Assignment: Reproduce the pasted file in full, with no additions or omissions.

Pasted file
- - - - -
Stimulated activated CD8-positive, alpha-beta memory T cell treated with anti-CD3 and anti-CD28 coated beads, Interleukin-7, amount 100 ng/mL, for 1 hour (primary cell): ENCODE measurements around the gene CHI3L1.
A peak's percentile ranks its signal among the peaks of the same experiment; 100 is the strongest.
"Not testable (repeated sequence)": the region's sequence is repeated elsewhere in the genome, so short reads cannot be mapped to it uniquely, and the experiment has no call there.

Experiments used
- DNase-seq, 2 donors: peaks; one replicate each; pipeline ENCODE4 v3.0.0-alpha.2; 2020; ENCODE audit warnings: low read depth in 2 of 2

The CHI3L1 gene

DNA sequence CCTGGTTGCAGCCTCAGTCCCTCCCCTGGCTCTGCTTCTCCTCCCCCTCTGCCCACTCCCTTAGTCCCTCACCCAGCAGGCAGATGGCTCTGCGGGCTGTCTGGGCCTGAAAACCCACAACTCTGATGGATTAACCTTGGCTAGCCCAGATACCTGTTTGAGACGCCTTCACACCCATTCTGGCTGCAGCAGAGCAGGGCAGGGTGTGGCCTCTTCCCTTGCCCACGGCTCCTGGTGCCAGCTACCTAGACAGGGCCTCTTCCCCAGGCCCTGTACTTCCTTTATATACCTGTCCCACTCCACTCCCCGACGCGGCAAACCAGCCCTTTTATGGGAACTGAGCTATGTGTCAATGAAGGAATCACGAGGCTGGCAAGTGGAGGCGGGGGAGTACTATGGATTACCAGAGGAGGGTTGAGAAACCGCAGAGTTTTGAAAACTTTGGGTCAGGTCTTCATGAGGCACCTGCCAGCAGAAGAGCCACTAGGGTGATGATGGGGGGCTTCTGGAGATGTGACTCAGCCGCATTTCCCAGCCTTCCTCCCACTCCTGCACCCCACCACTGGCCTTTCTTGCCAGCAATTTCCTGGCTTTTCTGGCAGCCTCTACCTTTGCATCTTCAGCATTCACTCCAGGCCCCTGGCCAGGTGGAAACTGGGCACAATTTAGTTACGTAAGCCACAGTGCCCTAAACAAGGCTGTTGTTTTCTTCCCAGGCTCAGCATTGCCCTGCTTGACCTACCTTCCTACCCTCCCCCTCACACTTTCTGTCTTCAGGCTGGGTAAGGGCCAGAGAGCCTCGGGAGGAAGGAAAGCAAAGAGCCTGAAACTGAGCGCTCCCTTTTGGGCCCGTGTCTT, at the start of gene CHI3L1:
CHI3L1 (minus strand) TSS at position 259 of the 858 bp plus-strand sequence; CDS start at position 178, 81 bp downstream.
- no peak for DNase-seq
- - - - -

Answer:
Stimulated activated CD8-positive, alpha-beta memory T cell treated with anti-CD3 and anti-CD28 coated beads, Interleukin-7, amount 100 ng/mL, for 1 hour (primary cell): ENCODE measurements around the gene CHI3L1.
A peak's percentile ranks its signal among the peaks of the same experiment; 100 is the strongest.
"Not testable (repeated sequence)": the region's sequence is repeated elsewhere in the genome, so short reads cannot be mapped to it uniquely, and the experiment has no call there.

Experiments used
- DNase-seq, 2 donors: peaks; one replicate each; pipeline ENCODE4 v3.0.0-alpha.2; 2020; ENCODE audit warnings: low read depth in 2 of 2

The CHI3L1 gene

DNA sequence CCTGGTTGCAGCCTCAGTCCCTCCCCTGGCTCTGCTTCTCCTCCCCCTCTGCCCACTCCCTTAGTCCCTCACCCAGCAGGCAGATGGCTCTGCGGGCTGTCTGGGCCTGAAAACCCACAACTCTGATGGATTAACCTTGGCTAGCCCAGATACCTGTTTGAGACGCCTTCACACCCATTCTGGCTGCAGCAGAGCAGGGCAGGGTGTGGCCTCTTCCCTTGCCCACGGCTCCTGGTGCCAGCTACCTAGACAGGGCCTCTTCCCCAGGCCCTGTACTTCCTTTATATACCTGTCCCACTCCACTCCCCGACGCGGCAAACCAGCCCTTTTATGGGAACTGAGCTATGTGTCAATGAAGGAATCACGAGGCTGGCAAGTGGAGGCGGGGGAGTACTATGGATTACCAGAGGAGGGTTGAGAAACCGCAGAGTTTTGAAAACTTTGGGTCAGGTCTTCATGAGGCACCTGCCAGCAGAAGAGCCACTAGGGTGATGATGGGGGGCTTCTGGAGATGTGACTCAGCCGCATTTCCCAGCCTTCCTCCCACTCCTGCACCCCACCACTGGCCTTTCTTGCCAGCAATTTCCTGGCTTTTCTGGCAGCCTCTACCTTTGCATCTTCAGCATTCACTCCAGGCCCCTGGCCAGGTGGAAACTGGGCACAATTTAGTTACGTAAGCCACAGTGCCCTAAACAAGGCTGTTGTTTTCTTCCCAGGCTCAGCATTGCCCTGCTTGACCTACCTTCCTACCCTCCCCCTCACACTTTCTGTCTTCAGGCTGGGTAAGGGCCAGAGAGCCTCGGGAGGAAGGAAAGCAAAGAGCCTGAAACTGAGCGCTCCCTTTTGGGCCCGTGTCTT, at the start of gene CHI3L1:
CHI3L1 (minus strand) TSS at position 259 of the 858 bp plus-strand sequence; CDS start at position 178, 81 bp downstream.
- no peak for DNase-seq